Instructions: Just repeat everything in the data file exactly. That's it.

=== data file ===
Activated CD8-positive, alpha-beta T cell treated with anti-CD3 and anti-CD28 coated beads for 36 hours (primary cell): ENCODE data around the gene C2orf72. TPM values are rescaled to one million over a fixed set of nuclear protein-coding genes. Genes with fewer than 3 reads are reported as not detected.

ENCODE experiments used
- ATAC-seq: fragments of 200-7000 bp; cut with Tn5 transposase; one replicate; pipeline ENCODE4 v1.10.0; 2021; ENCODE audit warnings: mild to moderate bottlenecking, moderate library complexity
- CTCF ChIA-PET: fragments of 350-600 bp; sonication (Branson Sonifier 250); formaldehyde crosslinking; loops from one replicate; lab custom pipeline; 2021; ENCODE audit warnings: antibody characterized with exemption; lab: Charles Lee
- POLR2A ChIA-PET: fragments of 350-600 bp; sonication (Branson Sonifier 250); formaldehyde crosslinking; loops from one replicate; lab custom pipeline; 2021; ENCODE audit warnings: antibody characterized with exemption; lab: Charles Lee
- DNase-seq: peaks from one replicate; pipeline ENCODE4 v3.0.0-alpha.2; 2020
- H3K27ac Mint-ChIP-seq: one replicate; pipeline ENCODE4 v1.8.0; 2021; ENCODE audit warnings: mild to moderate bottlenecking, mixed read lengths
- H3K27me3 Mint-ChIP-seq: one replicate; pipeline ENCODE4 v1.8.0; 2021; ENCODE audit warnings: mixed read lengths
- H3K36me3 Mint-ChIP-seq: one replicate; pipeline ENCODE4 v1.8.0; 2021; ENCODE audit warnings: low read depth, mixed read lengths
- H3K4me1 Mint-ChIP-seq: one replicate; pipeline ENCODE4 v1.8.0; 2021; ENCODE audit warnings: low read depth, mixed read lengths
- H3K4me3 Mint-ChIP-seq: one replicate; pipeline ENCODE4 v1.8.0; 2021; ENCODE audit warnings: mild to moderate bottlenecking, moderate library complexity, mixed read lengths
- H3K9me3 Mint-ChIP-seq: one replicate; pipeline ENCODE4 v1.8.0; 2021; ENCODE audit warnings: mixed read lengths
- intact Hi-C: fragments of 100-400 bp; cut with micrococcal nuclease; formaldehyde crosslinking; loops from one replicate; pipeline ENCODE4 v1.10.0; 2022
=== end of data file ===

Activated CD8-positive, alpha-beta T cell treated with anti-CD3 and anti-CD28 coated beads for 36 hours (primary cell): ENCODE data around the gene C2orf72. TPM values are rescaled to one million over a fixed set of nuclear protein-coding genes. Genes with fewer than 3 reads are reported as not detected.

ENCODE experiments used
- ATAC-seq: fragments of 200-7000 bp; cut with Tn5 transposase; one replicate; pipeline ENCODE4 v1.10.0; 2021; ENCODE audit warnings: mild to moderate bottlenecking, moderate library complexity
- CTCF ChIA-PET: fragments of 350-600 bp; sonication (Branson Sonifier 250); formaldehyde crosslinking; loops from one replicate; lab custom pipeline; 2021; ENCODE audit warnings: antibody characterized with exemption; lab: Charles Lee
- POLR2A ChIA-PET: fragments of 350-600 bp; sonication (Branson Sonifier 250); formaldehyde crosslinking; loops from one replicate; lab custom pipeline; 2021; ENCODE audit warnings: antibody characterized with exemption; lab: Charles Lee
- DNase-seq: peaks from one replicate; pipeline ENCODE4 v3.0.0-alpha.2; 2020
- H3K27ac Mint-ChIP-seq: one replicate; pipeline ENCODE4 v1.8.0; 2021; ENCODE audit warnings: mild to moderate bottlenecking, mixed read lengths
- H3K27me3 Mint-ChIP-seq: one replicate; pipeline ENCODE4 v1.8.0; 2021; ENCODE audit warnings: mixed read lengths
- H3K36me3 Mint-ChIP-seq: one replicate; pipeline ENCODE4 v1.8.0; 2021; ENCODE audit warnings: low read depth, mixed read lengths
- H3K4me1 Mint-ChIP-seq: one replicate; pipeline ENCODE4 v1.8.0; 2021; ENCODE audit warnings: low read depth, mixed read lengths
- H3K4me3 Mint-ChIP-seq: one replicate; pipeline ENCODE4 v1.8.0; 2021; ENCODE audit warnings: mild to moderate bottlenecking, moderate library complexity, mixed read lengths
- H3K9me3 Mint-ChIP-seq: one replicate; pipeline ENCODE4 v1.8.0; 2021; ENCODE audit warnings: mixed read lengths
- intact Hi-C: fragments of 100-400 bp; cut with micrococcal nuclease; formaldehyde crosslinking; loops from one replicate; pipeline ENCODE4 v1.10.0; 2022